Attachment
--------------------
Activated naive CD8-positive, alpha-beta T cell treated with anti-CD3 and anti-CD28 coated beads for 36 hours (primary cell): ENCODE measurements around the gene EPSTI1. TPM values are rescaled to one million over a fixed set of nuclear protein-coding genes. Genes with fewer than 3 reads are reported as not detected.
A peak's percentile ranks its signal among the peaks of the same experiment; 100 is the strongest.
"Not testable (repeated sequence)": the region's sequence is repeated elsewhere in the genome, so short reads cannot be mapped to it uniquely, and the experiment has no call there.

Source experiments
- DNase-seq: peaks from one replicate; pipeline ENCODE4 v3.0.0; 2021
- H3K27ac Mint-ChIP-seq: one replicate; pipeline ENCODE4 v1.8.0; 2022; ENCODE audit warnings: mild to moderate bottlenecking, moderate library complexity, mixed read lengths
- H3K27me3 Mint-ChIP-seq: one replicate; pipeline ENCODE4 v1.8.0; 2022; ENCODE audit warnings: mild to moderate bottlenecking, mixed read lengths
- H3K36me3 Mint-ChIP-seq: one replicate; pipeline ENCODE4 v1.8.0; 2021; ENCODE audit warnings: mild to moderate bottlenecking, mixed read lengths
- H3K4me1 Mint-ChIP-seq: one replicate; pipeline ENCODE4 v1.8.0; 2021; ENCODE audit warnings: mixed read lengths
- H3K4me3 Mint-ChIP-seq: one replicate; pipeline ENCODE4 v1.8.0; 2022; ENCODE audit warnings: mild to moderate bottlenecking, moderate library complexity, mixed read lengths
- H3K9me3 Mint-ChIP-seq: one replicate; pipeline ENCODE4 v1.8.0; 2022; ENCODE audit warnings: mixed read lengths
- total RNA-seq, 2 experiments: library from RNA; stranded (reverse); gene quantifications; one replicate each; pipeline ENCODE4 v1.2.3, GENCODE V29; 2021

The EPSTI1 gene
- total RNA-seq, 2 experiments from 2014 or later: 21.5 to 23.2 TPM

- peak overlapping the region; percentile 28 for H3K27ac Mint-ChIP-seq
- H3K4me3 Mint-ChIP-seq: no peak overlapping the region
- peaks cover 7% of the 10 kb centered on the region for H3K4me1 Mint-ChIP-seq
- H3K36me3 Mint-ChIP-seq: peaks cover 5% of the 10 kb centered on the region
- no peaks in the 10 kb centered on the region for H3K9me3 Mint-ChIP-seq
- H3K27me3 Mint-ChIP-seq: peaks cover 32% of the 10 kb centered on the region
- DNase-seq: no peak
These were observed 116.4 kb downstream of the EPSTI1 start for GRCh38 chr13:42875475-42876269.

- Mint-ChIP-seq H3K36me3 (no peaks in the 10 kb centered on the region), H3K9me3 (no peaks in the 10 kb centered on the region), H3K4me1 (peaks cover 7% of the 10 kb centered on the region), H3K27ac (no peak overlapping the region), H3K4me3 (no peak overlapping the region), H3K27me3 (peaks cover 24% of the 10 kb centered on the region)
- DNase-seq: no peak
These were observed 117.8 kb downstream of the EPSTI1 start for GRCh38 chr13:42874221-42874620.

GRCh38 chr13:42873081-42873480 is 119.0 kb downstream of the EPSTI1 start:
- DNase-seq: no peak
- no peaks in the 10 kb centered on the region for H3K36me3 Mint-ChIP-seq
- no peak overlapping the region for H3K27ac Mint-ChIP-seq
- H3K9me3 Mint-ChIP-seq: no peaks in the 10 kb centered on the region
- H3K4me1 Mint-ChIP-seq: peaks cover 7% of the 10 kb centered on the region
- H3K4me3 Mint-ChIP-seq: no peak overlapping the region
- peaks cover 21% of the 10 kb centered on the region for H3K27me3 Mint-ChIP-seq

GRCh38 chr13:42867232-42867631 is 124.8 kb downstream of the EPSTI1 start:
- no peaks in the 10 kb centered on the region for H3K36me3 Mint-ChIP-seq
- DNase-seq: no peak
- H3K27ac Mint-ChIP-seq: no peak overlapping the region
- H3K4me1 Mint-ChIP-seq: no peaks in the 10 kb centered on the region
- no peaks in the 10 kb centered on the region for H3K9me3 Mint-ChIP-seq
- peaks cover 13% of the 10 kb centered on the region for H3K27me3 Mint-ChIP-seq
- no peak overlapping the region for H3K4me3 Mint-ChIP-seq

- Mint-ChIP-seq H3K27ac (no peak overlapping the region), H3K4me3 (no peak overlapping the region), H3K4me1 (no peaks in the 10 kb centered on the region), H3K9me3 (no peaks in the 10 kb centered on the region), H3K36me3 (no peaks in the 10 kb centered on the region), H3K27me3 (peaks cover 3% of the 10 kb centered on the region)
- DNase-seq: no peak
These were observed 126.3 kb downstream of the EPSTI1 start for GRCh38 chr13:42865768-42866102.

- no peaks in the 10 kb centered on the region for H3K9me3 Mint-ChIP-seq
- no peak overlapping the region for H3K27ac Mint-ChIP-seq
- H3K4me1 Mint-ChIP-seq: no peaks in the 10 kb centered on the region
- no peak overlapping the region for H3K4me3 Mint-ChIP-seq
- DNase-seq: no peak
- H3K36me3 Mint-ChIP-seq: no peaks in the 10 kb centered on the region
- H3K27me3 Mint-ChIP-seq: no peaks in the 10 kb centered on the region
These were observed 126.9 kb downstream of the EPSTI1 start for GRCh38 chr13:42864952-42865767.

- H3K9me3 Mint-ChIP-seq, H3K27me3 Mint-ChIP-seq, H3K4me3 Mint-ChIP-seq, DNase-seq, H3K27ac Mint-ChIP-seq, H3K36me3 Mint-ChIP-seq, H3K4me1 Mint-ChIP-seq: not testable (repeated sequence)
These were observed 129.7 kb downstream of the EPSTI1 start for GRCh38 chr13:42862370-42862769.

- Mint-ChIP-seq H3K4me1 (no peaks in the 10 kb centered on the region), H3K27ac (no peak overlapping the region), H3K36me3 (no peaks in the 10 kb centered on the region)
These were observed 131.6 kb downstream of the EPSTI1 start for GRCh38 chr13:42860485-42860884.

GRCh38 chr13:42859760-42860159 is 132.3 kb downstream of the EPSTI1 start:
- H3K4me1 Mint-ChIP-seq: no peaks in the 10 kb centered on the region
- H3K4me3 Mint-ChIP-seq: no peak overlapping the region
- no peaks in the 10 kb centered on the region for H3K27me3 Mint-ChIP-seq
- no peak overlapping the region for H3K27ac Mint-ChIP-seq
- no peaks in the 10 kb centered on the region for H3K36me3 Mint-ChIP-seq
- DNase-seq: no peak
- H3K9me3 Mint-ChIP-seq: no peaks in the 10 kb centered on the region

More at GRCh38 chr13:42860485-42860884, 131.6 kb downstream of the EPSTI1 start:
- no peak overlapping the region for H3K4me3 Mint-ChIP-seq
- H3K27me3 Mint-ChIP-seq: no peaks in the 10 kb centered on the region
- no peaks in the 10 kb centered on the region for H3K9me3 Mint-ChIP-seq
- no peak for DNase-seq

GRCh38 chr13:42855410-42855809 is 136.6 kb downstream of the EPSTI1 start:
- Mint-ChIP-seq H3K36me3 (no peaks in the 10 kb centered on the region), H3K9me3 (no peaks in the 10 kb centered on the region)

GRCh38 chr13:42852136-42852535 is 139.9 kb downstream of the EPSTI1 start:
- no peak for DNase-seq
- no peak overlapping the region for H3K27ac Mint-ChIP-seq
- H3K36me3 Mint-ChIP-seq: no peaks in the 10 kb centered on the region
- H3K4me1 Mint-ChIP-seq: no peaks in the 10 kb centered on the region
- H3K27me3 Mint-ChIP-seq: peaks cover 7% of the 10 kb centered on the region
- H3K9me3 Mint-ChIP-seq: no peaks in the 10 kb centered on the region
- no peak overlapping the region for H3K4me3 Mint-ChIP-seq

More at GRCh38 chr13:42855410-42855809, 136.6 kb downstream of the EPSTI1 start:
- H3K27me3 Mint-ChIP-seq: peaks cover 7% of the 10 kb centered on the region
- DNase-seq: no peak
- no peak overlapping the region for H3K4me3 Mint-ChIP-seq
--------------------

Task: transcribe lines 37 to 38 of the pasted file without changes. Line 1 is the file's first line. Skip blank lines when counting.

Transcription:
- H3K27ac Mint-ChIP-seq: no peak overlapping the region
- H3K4me1 Mint-ChIP-seq: no peaks in the 10 kb centered on the region